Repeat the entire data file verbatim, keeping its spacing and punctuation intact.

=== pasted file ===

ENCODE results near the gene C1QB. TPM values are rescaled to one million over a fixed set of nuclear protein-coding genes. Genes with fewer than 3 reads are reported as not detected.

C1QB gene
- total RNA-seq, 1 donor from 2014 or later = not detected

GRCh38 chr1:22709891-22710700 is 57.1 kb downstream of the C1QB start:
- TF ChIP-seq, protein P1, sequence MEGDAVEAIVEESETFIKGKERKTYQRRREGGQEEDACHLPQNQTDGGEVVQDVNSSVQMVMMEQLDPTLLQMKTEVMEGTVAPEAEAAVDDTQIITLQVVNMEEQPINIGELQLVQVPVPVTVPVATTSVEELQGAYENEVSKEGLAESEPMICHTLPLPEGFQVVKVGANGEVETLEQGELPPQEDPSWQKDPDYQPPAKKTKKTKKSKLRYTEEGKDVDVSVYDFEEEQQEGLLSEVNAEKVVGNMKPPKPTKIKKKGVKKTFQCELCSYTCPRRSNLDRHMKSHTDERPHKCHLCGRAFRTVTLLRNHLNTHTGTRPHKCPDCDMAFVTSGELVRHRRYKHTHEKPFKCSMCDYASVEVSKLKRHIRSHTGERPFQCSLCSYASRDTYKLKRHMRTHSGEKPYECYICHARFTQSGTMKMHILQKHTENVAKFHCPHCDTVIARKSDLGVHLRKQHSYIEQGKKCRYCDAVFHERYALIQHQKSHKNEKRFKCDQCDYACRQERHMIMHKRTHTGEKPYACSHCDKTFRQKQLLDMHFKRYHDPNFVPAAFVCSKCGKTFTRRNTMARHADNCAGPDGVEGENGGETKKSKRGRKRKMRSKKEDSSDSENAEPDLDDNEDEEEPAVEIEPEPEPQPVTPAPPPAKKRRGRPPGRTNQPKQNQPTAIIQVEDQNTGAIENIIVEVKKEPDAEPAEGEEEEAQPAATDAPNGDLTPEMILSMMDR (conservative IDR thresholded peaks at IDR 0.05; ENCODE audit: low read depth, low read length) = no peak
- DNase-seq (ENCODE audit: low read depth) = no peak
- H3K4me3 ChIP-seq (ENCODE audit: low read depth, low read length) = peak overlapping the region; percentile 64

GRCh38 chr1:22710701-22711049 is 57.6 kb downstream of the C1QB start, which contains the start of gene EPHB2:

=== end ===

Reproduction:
ENCODE results near the gene C1QB. TPM values are rescaled to one million over a fixed set of nuclear protein-coding genes. Genes with fewer than 3 reads are reported as not detected.

C1QB gene
- total RNA-seq, 1 donor from 2014 or later = not detected

GRCh38 chr1:22709891-22710700 is 57.1 kb downstream of the C1QB start:
- TF ChIP-seq, protein P1, sequence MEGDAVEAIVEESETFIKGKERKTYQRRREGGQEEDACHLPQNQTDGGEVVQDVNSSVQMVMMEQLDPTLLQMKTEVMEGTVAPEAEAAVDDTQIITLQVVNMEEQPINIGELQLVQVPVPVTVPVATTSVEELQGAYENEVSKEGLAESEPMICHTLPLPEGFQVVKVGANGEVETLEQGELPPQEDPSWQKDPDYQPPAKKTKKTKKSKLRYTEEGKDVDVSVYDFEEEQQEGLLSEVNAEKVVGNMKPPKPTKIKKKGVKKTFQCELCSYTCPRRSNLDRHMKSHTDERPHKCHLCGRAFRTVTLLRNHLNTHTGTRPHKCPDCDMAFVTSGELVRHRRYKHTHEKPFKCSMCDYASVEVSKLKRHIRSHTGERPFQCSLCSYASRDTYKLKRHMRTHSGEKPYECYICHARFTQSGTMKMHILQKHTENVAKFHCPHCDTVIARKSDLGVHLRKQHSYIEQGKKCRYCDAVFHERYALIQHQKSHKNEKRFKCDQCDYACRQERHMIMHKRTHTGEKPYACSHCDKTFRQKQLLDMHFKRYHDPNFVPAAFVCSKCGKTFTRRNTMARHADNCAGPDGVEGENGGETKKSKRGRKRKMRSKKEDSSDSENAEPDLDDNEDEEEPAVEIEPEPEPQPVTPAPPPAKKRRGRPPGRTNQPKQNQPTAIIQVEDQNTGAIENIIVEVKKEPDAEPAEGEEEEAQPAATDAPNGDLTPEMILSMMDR (conservative IDR thresholded peaks at IDR 0.05; ENCODE audit: low read depth, low read length) = no peak
- DNase-seq (ENCODE audit: low read depth) = no peak
- H3K4me3 ChIP-seq (ENCODE audit: low read depth, low read length) = peak overlapping the region; percentile 64

GRCh38 chr1:22710701-22711049 is 57.6 kb downstream of the C1QB start, which contains the start of gene EPHB2: